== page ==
11 S.W. 751 (Mo. 1889), Whitehead v. St. Louis, Iron Mountain & Southern Railway Co.
|Citation:||11 S.W. 751, 99 Mo. 263|
|Opinion Judge:||Black, J.|
|Party Name:||Whitehead v. The St. Louis, Iron Mountain & Southern Railway Company, Appellant|
|Attorney:||T. J. Portis and Geo. H. Benton for appellant. Dinning & Byrns for respondent.|
|Case Date:||June 10, 1889|
|Court:||Supreme Court of Missouri|
Appeal from Washington Circuit Court. -- Hon. John L. Thomas, Judge.
(1) The petition fails to state facts sufficient to constitute a cause of action. Whitehead v. Railroad, 22 Mo.App. 60; Snyder v. Railroad, 60 Mo. 413; Eaton v. Railroad, 57 N.Y. 382; S. C., note of Redfield, J., 13 Am. L. Reg. 665, 672. (2) The court erred in the instruction given to the jury on its own motion. Railroad v. Bartram, 10 Ohio St. 459; Evans v. Railroad, 56 Ala. 246; Railroad v. Nuzenn, 50 Ind. 141; Railroad v. Applewhite, 50 Ind. 540; Cheney v. Railroad, 11 Md. 121; Railroad v. Proctor, 1 Allen, 267; Johnson v. Railroad, 46 N.H. 213; Flower v. Railroad, 69 Pa. St. 210. (3) The court erred in refusing to instruct the jury as requested by defendant. Authorities, supra.
The facts and circumstances of this case make defendant liable to plaintiff as a passenger. The boy was in the caboose with the consent and approval of the conductor in charge of the train. The conductor represented the company. McGee v. Railroad, 92 Mo. 218; O'Donnell v. Railroad, 9 P. F. Smith, 239; Railroad v. Chenewith, 2 P. F. Smith, 379; Wood on Railroads, p. 1083; Baltimore City v. Klein, 61 Md. 33; Siegrist v. Arnot, 86 Mo. 200; Steamboat v. King, 16 Howard, (U. S.) 474; Dunn v. Railroad, 58 Me. 187; 86 Penn., p. 144; 20 Minn., p. 125; Walton v. Railroad, 107 Mass. 108, and cases cited; Ramsden v. Railroad, 104 Mass. 117.
[99 Mo. 265]
Plaintiff, by his guardian, brought this suit to recover damages for injuries, and recovered a judgment for five thousand dollars from which defendant appealed.
As objections are made to the petition itself, the sufficiency of the evidence to support the verdict, and to the giving and refusing to give instructions, it is necessary to deal somewhat in the details of the case. The petition states that plaintiff entered a caboose car attached to one of defendant's freight trains, in which [99 Mo. 266] it carried passengers; that the defendant's agents permitted plaintiff to enter the car as a passenger, and then undertook to carry him from De Soto to Belmont. The circumstances of the accident are then set out, coupled with the various allegations of negligence on the part of defendant, which circumstances will appear from the following statement of facts as disclosed by the evidence.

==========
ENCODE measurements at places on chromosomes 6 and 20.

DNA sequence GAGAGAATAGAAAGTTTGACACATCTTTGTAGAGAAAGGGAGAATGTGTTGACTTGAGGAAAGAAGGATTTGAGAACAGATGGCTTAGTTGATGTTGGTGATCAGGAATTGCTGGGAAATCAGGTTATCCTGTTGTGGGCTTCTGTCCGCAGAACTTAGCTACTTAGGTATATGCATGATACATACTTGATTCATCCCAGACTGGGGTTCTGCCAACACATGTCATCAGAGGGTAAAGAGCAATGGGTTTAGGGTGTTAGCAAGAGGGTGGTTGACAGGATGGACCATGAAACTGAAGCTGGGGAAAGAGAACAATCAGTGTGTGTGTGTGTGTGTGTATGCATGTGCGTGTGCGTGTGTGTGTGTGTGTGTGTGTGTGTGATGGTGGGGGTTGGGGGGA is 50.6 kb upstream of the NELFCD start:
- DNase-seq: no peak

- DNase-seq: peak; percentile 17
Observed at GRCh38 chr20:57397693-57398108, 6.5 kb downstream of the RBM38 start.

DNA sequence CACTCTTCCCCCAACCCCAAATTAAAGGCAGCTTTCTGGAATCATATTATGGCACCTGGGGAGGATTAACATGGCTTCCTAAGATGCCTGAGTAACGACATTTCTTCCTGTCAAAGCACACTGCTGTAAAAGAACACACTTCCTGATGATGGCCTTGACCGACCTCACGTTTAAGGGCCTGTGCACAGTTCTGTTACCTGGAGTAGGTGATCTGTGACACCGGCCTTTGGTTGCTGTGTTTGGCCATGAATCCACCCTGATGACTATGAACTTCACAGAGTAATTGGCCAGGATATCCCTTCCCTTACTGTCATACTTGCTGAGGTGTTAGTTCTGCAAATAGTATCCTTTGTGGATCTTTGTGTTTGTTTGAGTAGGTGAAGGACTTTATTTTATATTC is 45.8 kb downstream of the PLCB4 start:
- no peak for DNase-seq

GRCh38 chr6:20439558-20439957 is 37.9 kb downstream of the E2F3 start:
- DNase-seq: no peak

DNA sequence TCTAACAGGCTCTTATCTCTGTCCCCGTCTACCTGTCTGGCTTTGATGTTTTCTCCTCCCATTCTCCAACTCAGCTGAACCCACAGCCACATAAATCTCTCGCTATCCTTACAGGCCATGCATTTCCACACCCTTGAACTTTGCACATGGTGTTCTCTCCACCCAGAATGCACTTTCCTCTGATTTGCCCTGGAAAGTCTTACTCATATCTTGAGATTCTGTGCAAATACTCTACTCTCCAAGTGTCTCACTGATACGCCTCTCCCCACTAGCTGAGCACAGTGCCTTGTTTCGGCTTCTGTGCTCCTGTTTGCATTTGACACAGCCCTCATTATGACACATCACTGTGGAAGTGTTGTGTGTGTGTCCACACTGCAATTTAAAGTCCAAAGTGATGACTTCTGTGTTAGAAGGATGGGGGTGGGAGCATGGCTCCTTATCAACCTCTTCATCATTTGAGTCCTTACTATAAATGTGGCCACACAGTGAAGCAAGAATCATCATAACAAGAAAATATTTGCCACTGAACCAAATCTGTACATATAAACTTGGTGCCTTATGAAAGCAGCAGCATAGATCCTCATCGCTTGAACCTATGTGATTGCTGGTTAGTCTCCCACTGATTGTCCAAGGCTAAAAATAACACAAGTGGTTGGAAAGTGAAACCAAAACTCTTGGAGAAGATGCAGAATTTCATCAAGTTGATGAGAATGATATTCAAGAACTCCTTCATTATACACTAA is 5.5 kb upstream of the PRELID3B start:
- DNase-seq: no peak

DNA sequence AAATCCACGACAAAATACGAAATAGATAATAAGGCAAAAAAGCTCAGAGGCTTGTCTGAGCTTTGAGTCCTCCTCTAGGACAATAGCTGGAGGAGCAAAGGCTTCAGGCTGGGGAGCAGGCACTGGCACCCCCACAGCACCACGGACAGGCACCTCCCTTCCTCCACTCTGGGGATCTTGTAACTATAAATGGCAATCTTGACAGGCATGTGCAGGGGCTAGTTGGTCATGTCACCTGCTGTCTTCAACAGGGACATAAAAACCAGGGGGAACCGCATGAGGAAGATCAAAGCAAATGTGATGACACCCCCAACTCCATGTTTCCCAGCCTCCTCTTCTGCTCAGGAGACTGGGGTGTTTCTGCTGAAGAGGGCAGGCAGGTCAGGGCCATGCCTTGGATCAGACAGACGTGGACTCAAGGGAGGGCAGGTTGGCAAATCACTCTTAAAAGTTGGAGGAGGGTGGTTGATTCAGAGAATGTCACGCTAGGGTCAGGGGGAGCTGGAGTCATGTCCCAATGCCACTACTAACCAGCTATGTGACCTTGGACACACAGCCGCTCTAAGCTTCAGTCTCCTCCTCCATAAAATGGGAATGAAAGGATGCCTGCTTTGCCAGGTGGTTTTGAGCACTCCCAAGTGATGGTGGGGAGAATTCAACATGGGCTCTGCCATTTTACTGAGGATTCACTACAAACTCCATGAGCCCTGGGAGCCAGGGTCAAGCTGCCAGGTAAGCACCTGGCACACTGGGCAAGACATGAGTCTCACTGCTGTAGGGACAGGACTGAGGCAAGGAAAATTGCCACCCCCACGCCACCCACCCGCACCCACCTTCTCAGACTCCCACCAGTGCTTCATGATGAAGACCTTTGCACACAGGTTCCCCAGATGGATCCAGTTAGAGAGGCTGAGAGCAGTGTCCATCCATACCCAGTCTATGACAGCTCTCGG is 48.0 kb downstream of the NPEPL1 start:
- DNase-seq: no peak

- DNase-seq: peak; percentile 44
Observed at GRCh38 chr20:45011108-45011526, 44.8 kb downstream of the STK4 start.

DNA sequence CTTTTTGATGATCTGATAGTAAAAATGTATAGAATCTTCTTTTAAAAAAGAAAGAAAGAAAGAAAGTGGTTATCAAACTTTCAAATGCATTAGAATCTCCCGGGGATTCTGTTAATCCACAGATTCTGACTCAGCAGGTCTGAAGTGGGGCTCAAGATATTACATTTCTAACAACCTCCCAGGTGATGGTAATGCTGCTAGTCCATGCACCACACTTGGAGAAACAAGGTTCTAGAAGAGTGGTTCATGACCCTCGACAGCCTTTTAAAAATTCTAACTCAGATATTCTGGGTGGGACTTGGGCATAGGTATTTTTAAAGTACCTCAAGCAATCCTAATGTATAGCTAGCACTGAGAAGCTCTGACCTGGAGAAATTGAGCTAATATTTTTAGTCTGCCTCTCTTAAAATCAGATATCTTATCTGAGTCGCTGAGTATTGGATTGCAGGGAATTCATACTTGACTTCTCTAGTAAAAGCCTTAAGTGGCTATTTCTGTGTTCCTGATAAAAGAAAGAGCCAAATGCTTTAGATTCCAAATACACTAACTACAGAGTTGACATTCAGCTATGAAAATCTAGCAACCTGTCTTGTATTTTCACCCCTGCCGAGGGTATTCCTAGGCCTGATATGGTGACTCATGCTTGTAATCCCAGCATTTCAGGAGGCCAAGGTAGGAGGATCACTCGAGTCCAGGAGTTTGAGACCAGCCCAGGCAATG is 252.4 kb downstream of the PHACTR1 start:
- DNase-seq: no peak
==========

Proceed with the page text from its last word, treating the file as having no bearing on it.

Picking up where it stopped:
Frey was a brakeman on the train in question, and boarded with the plaintiff's mother at De Soto. The plaintiff, a lad fourteen years of age, desired to go over the road with Frey, and the plaintiff's mother gave her consent, provided the conductor would permit him to go. Frey and the boy got on the freight train at De Soto at about seven o'clock in the afternoon, at which time the train left. It does not appear what was said to or by the conductor, but it does appear that the boy remained in the caboose without objection. The boy's presence in the caboose, and his purpose to make the trip, without the payment of fare, was known to the conductor, and the only inference to be drawn is, that he gave his consent to the project.
At about two o'clock in the morning, and some fifty miles distant from De Soto, the train, which was composed of twenty-two loaded freight cars and the caboose, reached the top of a hill. As it passed over the hill, the caboose...
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